Spotlight on Student Loans:

As Fed Hikes Interest Rates, Private Student Loans Will Cost More

As Fed Hikes Interest Rates, Private Student Loans Will Cost More

The Fed, Interest, and Borrowing

Just like other types of debt, student loans aren’t immune to different economic pressures, and that includes interest rates, which stem from the U.S. Federal Reserve. Whether you’re a finance fanatic, a casual consumer of the news, or just an ordinary consumer, you know that inflation is the hot topic in the economy right now. The Federal Reserve, or simply The Fed, was created in 1913 to be the nation’s arbiter of monetary policy, protecting the power of the U.S. dollar. One of their most-used tools is their control of interest rates, which causes other banks and lenders to modify their own interest rates, which can influence the public’s borrowing tendencies.

The Fed, Inflation, and Student Loans

As inflation has spiraled out of control over the last year, The Fed has been slow to react and raise interest rates. With inflation at record heights, however, it’s finally springing into action and is raising rates with potentially steeper rates soon to follow. While this follows the conventional wisdom that higher interest rates could stymie inflation, it also means that those who rely on loans or credit will soon be paying for those higher rates, including student loan borrowers. With the recent rate hike, student loan interest rates have already gone up, and experts expect that trend to continue.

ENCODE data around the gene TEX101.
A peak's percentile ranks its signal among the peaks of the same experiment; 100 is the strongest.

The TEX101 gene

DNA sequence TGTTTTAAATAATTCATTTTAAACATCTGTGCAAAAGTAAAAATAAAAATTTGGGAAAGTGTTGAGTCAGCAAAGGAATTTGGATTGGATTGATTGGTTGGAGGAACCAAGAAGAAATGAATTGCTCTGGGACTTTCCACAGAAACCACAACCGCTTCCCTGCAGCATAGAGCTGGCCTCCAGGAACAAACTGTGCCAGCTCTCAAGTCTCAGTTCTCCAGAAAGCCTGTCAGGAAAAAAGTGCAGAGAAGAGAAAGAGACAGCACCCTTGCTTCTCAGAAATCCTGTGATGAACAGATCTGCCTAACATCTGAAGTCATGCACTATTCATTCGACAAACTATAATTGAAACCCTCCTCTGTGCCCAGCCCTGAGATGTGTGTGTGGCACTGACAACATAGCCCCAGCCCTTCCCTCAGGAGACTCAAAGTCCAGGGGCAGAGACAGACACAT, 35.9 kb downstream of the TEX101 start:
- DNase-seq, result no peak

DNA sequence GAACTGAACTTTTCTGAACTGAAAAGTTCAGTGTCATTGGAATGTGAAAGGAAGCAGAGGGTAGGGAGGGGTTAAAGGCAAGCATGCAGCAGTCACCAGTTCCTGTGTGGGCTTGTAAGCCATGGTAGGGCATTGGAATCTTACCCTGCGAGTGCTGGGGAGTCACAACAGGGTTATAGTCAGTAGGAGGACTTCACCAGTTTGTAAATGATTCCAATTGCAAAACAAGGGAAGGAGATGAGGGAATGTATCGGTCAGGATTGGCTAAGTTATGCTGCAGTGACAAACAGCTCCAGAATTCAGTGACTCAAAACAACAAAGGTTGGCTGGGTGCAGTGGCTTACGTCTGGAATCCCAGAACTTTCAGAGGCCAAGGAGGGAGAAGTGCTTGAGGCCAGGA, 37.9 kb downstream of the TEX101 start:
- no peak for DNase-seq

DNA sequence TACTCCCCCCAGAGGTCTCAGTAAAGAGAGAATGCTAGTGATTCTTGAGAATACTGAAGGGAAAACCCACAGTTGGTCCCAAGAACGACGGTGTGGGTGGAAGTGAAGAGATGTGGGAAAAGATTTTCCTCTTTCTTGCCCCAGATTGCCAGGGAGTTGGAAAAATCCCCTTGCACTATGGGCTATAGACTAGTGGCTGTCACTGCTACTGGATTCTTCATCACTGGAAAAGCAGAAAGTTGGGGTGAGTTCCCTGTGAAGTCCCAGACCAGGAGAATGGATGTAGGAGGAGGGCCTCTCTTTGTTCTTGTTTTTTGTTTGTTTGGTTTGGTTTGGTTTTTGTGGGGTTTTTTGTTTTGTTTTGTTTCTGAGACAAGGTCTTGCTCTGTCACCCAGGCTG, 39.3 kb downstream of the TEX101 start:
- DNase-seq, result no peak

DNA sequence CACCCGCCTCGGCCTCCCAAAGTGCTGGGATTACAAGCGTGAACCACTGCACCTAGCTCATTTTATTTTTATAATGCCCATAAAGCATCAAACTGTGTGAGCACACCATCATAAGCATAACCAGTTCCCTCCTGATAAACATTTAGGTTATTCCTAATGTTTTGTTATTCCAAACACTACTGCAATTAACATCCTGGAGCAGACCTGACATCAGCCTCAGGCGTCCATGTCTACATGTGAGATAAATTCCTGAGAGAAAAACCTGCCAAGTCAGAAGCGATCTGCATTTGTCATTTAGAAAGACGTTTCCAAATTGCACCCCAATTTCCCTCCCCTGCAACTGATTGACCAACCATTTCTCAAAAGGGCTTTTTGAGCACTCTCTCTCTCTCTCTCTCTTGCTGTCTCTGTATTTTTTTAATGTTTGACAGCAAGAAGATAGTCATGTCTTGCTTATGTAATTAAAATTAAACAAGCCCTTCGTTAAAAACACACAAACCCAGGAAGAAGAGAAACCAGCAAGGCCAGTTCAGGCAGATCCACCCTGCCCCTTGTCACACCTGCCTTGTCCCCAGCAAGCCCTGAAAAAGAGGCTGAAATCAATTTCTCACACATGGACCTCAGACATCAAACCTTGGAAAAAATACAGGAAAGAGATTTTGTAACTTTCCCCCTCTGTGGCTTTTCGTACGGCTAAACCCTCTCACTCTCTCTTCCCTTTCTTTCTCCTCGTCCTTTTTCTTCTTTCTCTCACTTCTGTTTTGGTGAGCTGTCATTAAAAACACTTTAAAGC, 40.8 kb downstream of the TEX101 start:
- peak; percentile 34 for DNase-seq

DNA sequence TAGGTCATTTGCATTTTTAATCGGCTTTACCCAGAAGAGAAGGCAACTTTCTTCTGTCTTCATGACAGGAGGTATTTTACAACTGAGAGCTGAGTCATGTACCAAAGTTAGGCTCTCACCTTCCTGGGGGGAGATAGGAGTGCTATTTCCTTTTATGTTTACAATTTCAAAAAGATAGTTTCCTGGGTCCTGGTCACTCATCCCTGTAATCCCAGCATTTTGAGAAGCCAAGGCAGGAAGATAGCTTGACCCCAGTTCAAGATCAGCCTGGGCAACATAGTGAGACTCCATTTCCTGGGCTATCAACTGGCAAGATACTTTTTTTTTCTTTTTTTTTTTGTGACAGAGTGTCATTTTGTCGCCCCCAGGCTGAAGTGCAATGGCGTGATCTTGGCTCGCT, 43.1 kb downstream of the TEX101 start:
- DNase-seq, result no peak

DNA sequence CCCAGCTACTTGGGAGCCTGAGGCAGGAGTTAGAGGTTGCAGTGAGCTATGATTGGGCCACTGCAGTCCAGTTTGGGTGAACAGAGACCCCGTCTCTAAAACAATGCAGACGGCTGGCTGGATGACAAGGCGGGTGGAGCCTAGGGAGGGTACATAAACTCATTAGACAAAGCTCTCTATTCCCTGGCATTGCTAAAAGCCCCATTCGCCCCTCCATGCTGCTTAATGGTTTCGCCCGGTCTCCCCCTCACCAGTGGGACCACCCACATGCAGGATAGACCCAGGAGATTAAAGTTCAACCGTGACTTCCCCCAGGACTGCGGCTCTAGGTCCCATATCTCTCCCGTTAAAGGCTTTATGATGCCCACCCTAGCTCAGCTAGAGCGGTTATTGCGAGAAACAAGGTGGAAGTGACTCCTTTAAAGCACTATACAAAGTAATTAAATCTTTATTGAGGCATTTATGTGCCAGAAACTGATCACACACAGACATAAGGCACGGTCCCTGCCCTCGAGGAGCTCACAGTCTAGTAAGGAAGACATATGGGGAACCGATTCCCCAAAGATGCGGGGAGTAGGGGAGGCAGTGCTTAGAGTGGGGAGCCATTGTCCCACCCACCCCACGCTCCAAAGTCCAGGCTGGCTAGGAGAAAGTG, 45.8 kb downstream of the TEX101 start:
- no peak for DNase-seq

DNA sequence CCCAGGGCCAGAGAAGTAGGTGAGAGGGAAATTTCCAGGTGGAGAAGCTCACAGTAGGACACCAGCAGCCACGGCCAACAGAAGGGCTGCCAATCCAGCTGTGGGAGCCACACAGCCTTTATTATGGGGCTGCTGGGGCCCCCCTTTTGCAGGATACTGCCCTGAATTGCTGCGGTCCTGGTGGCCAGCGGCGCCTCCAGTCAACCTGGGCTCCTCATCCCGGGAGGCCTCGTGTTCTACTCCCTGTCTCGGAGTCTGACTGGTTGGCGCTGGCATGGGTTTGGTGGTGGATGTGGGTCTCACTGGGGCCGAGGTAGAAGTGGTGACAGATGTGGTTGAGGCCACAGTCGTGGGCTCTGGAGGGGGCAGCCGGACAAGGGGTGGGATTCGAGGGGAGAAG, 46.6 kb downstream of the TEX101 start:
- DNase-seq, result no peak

What Do Rising Interest Rates Mean for My Student Loans?

Whether the interest rate hike is something that should concern you will depend on your particular student loan situation and strategy. If you have federal student loans, it depends on what you’re doing with those loans. If you are pursuing Public Service Loan Forgiveness, the change in interest rates doesn’t really impact you. If you’re not, you will only be affected if you were hoping to refinance those loans.

Borrowers with private student loans are those most affected by the interest rate change. If you are on a fixed-rate loan and were able to lock-in at a great rate, you should be good to go. For those with variable-rate loans, you are likely to see your rates increase over time as The Fed continues their tactic to combat inflation. If you borrowed at a time when rates were high and had planned to refinance to a lower rate, your window of opportunity may be closing. Talk to your student loan professionals and make sure you can take advantage of still-low rates before The Fed progresses with increasingly aggressive interest hikes.

If you’re pursuing Public Service Loan Forgiveness and you haven’t met with us yet, schedule your free 15-minute Discovery Session to find out if you qualify for PSLF, or what you can do if you don’t.